oppressed. And that is an important point missing in the discussion of how we should honor and submit to authorities. And considering that our democracy puts more tools and privileges into our hands to address injustice, then we see that today's situation involves a different stewardship call in how we relate to those in authority from back in the first century when there was no democracy.
To Joe Carter and his blogpost Criticizing Dan Price, the CEO who is starting a multi-year program that will eventually raise minimum salaries for his employees to $70k. This appeared in the Acton blog.
It seems like the biggest problems Price is facing for his plan to raise salaries to a minimum of $70k are not market problems but personal problems on the part of those who object. From his brother who is suing him to disgruntled employees who are envious to unsure customers, breaking with convention by paying people more shows why we need to look in the mirror and examine ourselves. It also shows that the free market isn't as free as we are led to believe. For look at the backlash Price is receiving before his experiment has a chance to be tested by the "Free Market."
What will be most interesting, but also predictable because of past precedent, is the lawsuit by Price's brother. After all, who are the employees that they should be recognized as having "earned" more of the company's profits than what some owners want to grant? After all, without the employees, there is no production of products that produce profits. None. But such shows the ownership mentality of some and their views of their employees.
In the meantime, here is Joe Carter telling Price that if he read the parable about the vineyard owner (see parable of the vineyard owner ) before deciding to raise wages, he could have saved himself time and trouble. After all, it is the hired hands from that parable who tell us what happens when envy has its way and obviously Joe Carter's Free Market is based on envy. Of course, in cheering on the hired hands from Price's company (a.k.a., the disgruntled employees who are objecting to the raises others are receiving), Carter seems to be showing greater affection for today's hired hands and his free market than he does for the vineyard owner from parable and the lesson He was teaching. Does Carter even know who that vineyard owner is? Does he know the lesson that comes from the parable?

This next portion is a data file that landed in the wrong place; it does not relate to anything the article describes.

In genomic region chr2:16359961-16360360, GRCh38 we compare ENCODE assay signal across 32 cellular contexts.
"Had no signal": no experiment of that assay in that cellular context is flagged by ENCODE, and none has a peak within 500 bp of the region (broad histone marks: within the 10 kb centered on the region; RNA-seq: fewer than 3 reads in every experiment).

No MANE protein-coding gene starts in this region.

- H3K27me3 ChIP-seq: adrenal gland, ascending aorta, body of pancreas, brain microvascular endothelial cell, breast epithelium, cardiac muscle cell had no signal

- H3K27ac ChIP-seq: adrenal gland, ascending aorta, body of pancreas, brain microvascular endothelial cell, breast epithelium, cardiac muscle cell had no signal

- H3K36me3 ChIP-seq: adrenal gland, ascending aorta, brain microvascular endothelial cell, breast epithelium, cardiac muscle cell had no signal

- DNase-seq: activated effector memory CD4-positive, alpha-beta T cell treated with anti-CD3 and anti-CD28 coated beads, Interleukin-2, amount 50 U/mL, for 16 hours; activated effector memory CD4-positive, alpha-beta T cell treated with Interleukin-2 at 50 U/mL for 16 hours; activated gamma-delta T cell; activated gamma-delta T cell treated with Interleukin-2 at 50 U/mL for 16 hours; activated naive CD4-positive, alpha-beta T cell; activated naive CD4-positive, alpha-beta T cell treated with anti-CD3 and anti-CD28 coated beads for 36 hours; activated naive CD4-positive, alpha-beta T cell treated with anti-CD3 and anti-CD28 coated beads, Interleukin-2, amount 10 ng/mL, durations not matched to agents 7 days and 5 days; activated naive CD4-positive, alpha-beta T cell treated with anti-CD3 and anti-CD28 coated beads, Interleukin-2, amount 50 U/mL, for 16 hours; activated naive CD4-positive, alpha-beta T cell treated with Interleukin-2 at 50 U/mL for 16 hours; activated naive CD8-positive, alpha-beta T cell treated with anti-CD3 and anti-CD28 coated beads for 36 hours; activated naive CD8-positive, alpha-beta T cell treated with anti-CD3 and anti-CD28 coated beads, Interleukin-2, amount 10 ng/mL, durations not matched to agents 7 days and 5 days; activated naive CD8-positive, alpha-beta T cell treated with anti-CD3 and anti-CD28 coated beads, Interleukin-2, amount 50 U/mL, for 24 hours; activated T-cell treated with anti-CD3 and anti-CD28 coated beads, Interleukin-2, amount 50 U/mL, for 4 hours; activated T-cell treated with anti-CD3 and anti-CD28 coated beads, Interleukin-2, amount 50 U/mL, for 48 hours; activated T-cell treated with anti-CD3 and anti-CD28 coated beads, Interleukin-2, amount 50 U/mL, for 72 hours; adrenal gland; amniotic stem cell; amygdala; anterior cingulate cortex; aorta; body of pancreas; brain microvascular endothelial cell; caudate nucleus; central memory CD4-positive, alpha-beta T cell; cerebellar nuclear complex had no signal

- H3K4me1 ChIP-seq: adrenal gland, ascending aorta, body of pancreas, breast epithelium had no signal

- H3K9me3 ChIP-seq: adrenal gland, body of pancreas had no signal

So the last will be first, and the first will be last.
To Joe Carter and his blogpost containing a short animated film and explanation on, from one example, since there is cooperation between two major department stores that cooperation is the rule in Capitalism and thus no central authority needs to oversee it. This appeared on the Acton blog.
So much is implied from such a little example and using little examples as an apologetic seems to be the habit of those who defend capitalism. One only needs to look at the history of news media and the number of corporations who have owned news media or the number of big banks today vs yesteryear to realize that this idea of cooperation is not necessarily germane to today's Capitalism. And one only needs to look at the causes of the 2008 economic collapse to realize what can happen when there is a lack of federal oversight when big money is involved.
When many Americans look at Capitalism, they only see what happens to them and those they have contact with. They are unable to see the bigger picture because either they refuse or neglect to notice all of the stakeholders involved in the system. Human trafficking is a significant problem in our agriculture sector. And even when that is not involved, trade agreements and foreign policies involving military interventions with the subsequent installment of proxy leaders has been part of our economic system. The current consolidation of wealth and the growth of poverty is also a part of our economic system. But primarily, the objectification of workers and relegating them to a state of being disposable is a fundamental part of our Capitalist system. And seeing how those in the lower economic classes suffer the most during times of collapse while those in the higher economic classes benefit the most from recoveries shows the direction of our economy. In fact, perhaps those defenders of Capitalism would like to explain why there are so many more empty homes than there are homeless families.